Governor: Springs likely to house cybersecurity intelligence center

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Gov. John Hickenlooper

Colorado Springs will likely be the home of a National Cybersecurity Intelligence Center, a planned national resource which, according to Gov. John Hickenlooper during his State of the State Address, will be “the country’s foremost authority on cybersecurity research and development, training and education.”

“The vision for the center will be advanced through collaboration between federal, state and city government, the University of Colorado Colorado Springs and the regional technology community,” according to a news release issued by the city.

According to Mayor John Suthers, who attended the address, UCCS is a proposed site, but all signs point to the project coming to fruition.

“I would say, before the governor would make this a feature of his State of the State Address, that he had to feel very comfortable with the likelihood of it happening,” Suthers said. “A lot of planning has gone into this. I’m not sure anything is for sure, but we’re pretty sure.”

The mayor said the next steps will be to create the necessary legal entities and hire an executive director “quickly.”

“The governor has done private fundraising work and we’ll likely see a legislative ask for appropriation to help renovate a building owned by UCCS,” Suthers said. “We’ll try and set that up as quickly as possible.”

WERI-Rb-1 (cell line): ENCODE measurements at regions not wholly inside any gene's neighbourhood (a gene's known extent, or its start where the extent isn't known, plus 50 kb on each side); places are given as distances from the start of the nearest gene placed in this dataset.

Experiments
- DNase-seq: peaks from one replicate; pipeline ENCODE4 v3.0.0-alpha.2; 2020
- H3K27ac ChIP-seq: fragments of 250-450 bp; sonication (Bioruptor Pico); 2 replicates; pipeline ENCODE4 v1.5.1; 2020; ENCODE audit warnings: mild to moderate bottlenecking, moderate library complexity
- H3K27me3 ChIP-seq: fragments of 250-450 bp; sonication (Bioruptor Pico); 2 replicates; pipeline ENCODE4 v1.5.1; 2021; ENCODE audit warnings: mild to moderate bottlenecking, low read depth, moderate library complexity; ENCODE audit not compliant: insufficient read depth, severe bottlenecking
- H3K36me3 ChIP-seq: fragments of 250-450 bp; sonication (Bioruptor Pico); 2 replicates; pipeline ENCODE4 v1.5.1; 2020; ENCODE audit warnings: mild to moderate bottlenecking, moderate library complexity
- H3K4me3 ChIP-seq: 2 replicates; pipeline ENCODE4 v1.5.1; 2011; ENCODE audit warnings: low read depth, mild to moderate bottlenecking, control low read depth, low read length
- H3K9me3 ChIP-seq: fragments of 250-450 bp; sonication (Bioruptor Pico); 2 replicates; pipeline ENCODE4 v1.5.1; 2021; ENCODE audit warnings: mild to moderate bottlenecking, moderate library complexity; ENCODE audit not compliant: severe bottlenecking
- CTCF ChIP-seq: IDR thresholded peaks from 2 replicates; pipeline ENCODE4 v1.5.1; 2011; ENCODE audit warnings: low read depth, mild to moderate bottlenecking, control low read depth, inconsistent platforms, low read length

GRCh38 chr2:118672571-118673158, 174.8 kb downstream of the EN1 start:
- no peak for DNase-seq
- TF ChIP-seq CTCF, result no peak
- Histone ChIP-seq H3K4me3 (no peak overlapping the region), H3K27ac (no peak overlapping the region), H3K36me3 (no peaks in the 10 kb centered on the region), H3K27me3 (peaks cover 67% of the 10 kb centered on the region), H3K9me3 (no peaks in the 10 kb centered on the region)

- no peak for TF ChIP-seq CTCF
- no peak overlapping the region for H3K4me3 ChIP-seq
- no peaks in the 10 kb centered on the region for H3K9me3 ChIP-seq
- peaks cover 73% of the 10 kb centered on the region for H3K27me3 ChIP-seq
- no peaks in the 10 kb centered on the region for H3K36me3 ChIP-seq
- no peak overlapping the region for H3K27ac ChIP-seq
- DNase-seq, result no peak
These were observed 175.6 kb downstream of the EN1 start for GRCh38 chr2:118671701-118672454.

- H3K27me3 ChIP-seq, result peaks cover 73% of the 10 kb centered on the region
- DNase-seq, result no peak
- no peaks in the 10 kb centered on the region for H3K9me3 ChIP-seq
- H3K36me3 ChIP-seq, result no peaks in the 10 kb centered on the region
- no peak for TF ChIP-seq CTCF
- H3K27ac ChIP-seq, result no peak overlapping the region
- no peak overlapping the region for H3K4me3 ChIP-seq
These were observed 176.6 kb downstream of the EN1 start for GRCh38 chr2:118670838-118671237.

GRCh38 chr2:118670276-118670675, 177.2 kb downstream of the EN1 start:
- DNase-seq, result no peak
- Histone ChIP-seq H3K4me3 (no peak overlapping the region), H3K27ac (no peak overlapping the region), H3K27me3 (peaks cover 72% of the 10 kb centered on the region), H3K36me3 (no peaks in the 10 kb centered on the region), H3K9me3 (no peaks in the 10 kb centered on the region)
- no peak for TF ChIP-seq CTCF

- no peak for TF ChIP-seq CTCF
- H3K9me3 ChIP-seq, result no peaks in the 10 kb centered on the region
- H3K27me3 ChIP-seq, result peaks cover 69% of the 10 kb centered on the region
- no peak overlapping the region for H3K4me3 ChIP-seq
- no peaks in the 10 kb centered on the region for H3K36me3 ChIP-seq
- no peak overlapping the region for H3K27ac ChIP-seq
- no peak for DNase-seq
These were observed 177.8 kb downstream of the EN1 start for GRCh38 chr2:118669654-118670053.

Suthers said the scramble for cybersecurity industries will only intensify as time goes on.

“We’re not the only ones who understand cybersecurity is the future,” he said. “In the next five years, it’s expected to grow from a $70 billion industry to a $170 billion a year business.”

Suthers said the project will be a private not-for-profit with public participation, adding both UCCS and the Air Force Academy are expected to be highly involved. He said the intelligence center will open doors to other cyber-related industries, to include manufacturing.

The center will have three prongs, Suthers said, to include a rapid response center that can respond to security incidents, as well as a research center and an educational component.

“Public officials like myself didn’t grow up in the cyber era, so we need tools … to protect the cyber assets of the city or the state or whatever,” he said.

Suthers said the rapid response prong should be active “as soon as we have the manpower and the assets.”

He said Colorado Springs is the perfect location due to its “incredible military assets,” the institutions of higher education and the 80 or so private sector cybersecurity companies operating here.

“Folks who know the industry believe Colorado Springs could be the cybersecurity capital of the United States,” Suthers said. “It could replace the one-time prominence the city had in silicon chips. We were once Silicon Mountain, but cybersecurity could be a big part of our future.”

UCCS Chancellor Pam Shockley-Zalabak said she is proud of the university’s cybersecurity programs and faculty.

“UCCS students are excellent and will build the workforce of the future,” she said. “We look forward to continued collaboration with Mayor Suthers and other public officials as we advance this exciting initiative.”